Later that night, Pascal has fallen ill with a fever. Leaving him to sleep, me and Rodrigo go dumpster diving together, and I see my first ever northern lights. Thrown out by the island’s supermarkets, and left in open bins, we find around seventy packets of fresh pasta, and a bin bags filled with fruit smoothies, and cakes and juice and pesto.

Heimaey is only 5.2 square miles (13.4 square kilometres), yet everyone on the island has a car. It is Friday night, and the hobby of many inhabitants seems to be cruising very slowly around the island in groups of two or three. While we dumpster dive, the same car drives past three or four times, its driver eyeing us strangely. When he has driven past us four times within fifteen minutes I make eye contact with him and laugh. He breaks his air of seriousness and laughs back. Later I see him in Heimaey’s only bar, drunk and dancing to Icelandic hip hop.

It is cold and clear and a tentative northern light streaks overhead. With our food, we head to the lava field to watch the northern lights. It is very early in the aurora season, and my first time ever seeing the lights. I know that Pascal has been trying and failing to see the lights for the few months I have known him, so I call him. He replies that he is still sick but at the top of Eldfell, the island’s volcano.

After a while spent gazing at the aurora, we decide to look at the island’s only bar. It is exactly what I had expected - Icelandic chart music, drunken islanders, and expensive beer. But it is fun to dance for a while and meet Heimaey’s people.

Catspotting at Heimaey! 

Catspotting at Heimaey! 

Catspotting at Heimaey!

The next morning I leave the island on a ferry. On my way out I see Steingrímur has captured a new bird to throw into the sea.

The journey back to mainland is just as beautiful and strange, standing on the top deck and moving past huge hulking rock and empty space.

Ferry ride back to the mainland

Heimaey is a land with a history of hiding people.

I recently read an Icelandic folktale about a group of wizards who hid on the Westman Islands while the plague spread over the mainland. After spending some time at Vestmannaeyjar, one of the wizards went back to Iceland to see if there was anyone left living. He found and fell in love with a girl in the south whose family had deceased. When he didn’t return, the other wizards sent spells to him from Vestmannaeyjar to kill him, but his lover managed to protect and hide him.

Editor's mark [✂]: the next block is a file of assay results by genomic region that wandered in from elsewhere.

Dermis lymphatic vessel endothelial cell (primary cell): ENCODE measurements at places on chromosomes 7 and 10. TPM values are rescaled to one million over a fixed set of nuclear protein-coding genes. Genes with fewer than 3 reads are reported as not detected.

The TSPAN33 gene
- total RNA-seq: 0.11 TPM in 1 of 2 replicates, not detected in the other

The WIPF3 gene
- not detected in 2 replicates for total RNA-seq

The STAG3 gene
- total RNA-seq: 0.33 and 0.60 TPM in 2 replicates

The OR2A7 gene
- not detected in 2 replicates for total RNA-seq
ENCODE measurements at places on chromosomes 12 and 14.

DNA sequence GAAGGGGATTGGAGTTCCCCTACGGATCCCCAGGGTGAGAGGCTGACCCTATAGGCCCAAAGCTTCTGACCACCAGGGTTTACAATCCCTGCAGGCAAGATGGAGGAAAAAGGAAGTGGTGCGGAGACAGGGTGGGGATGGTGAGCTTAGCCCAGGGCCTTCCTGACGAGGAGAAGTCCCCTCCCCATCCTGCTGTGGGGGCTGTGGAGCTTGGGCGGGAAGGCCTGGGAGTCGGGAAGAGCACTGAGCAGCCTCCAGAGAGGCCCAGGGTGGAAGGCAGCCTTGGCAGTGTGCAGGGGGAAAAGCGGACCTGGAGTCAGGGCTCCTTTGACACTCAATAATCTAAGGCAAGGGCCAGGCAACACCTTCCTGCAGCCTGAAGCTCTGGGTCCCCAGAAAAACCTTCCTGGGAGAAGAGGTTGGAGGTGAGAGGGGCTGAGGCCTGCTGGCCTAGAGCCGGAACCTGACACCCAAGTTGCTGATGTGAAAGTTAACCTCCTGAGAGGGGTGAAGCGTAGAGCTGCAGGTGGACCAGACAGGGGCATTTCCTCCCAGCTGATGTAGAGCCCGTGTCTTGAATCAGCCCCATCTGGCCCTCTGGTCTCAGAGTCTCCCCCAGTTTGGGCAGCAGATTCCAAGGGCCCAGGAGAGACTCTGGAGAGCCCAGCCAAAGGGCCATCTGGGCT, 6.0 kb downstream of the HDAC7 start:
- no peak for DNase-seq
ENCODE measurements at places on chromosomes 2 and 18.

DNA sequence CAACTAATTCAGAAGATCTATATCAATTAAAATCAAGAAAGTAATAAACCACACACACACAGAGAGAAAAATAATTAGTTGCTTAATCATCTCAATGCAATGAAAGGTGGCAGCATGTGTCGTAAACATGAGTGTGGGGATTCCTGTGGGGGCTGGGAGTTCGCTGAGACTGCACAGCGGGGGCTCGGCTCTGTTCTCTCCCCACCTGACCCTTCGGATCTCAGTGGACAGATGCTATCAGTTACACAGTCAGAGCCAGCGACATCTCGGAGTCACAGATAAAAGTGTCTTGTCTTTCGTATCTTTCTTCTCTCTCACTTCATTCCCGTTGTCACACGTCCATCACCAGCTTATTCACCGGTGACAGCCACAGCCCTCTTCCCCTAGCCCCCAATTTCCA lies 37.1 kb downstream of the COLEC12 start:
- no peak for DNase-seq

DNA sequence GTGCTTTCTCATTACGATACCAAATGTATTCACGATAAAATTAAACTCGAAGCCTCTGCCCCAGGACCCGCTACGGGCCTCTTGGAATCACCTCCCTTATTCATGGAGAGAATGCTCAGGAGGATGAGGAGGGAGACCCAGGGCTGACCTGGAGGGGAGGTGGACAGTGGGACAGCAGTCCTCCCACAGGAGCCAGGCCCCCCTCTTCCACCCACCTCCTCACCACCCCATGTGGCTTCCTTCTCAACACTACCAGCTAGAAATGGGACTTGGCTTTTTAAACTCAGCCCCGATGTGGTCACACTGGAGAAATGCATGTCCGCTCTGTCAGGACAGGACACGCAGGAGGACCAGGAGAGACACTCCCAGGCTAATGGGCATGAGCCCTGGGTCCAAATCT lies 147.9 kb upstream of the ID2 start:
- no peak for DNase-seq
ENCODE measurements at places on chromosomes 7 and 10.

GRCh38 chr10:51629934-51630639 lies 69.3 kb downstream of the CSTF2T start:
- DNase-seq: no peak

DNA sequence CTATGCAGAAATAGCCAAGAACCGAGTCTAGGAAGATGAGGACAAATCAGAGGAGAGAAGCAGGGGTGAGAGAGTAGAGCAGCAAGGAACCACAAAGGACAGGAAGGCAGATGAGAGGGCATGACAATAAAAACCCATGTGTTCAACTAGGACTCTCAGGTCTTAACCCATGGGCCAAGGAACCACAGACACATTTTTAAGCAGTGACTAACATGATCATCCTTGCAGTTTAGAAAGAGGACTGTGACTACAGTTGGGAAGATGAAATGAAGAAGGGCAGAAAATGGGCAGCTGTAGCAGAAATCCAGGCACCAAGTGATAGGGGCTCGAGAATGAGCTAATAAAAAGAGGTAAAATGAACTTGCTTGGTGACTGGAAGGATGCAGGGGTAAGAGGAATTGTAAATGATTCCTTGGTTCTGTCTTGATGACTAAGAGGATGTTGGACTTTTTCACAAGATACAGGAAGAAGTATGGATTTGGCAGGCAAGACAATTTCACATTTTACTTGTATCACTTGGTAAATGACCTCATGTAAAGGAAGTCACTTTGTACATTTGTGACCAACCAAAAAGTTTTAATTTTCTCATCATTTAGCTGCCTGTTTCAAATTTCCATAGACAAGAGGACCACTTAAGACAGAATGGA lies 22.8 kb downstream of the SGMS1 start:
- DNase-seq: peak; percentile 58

During the settlement years, Irish slaves hid at Vestmannaeyjar, but were discovered and slain by Vikings. The Westman Islands are named after these slaves, for the Irish were known as ‘west men’.

Heimaey is a land enclosed in narrative. Gathered stories hover over the place like an immense cloud, forming its identity as much as the strange streaked yellowing rock with faces in it and pink and black volcano still radiating heat.

Stories live in the earth and in the lava, stories remembered but also forgotten, stories of pirates, of volcanoes, of land forming and reforming, stories of the Irish hiding from murderous Viking settlers, and of  Icelandic wizards hiding from the plague. It is an elemental place, of water and of fire, of huge hulking rock and of the strongest winds in Europe, a place of huge suffering, a place of many stories and of many identities.

Whenever I drive along the southern part of Iceland, I gaze out to the strange shapes of Vestmannaeyjar, and imagine Steingrímur on his island.


How can I get to Vestmannaeyjar?

Ferries leave several times a day from Landeyjahöfn in good weather, and from Þorláshöfn in bad weather. They can be purchased online, or at the ferry port. Heimaey also has an airport, and it is possible to fly here from the mainland.

What makes it an interesting place to visit?

It is the southernmost point of Iceland, and has the largest puffin colony in the world. It also has about it a very distinct feeling to the rest of Iceland. Exploring the lava field and other historical sites is very interesting. It is also a place of astounding natural beauty.

Every summer in early August there is a big music festival on Heimaey, called Þjóðhátíð. The atmosphere of the island is supposed to completely transform during these few days, when tens of thousands of Icelanders descend upon Heimaey for drunken revelries and music.

What is there to do?

There are many beautiful hiking routes all over the island. It is possible to climb up to Eldfell, or ‘Hill of Fire’. The volcano is still warm from the eruption. There is one other volcano, called Helgafell, that last erupted six thousand years ago. Many hiking routes lead up to the island’s other mountains. Heimaey also has a swimming pool, a football pitch, and a golf course. It is possible to hire bikes, or boats, to further explore to archipelago, and have a close look at the many interesting caves, as well as the elephant rock.

Where can I stay?

There is a campsite at Heimaey, and also beautiful turf houses that can be hired out.

Turf house at Heimaey